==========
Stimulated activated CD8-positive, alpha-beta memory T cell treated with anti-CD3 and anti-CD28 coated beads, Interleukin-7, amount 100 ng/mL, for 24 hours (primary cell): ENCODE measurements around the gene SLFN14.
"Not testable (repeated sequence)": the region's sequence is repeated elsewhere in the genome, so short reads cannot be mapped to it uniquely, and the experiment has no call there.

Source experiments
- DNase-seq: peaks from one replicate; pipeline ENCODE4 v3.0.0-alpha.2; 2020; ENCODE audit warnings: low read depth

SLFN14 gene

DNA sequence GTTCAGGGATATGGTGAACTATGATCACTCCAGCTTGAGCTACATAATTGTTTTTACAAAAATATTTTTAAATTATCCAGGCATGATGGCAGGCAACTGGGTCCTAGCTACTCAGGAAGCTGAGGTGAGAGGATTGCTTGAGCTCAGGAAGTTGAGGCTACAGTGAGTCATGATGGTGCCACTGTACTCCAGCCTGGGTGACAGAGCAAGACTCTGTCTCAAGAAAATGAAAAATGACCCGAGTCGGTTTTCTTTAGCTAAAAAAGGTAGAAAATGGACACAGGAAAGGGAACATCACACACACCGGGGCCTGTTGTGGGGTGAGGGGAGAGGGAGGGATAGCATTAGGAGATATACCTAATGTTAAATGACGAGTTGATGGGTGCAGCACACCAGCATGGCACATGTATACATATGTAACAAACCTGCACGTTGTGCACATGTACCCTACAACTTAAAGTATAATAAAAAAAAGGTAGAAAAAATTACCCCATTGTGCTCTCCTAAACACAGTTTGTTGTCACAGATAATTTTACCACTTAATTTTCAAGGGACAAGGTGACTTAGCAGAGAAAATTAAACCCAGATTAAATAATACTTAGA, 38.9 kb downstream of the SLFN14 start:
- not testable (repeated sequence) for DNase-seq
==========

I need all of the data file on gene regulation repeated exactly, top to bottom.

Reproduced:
Stimulated activated CD8-positive, alpha-beta memory T cell treated with anti-CD3 and anti-CD28 coated beads, Interleukin-7, amount 100 ng/mL, for 24 hours (primary cell): ENCODE measurements around the gene SLFN14.
"Not testable (repeated sequence)": the region's sequence is repeated elsewhere in the genome, so short reads cannot be mapped to it uniquely, and the experiment has no call there.

Source experiments
- DNase-seq: peaks from one replicate; pipeline ENCODE4 v3.0.0-alpha.2; 2020; ENCODE audit warnings: low read depth

SLFN14 gene

DNA sequence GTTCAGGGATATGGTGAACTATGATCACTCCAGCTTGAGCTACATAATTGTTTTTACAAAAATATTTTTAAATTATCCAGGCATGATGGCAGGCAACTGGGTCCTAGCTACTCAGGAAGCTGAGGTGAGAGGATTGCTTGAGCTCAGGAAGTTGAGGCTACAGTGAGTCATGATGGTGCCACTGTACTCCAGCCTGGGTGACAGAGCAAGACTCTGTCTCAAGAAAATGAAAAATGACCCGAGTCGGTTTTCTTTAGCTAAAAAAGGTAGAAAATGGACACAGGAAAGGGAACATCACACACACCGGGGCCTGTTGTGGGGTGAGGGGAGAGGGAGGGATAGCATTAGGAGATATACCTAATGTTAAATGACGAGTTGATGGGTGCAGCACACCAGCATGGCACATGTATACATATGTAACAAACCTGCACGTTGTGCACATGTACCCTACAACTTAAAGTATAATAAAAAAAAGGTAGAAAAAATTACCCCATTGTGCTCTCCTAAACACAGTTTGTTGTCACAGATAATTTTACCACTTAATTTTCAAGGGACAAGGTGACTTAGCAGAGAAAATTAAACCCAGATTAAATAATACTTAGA, 38.9 kb downstream of the SLFN14 start:
- not testable (repeated sequence) for DNase-seq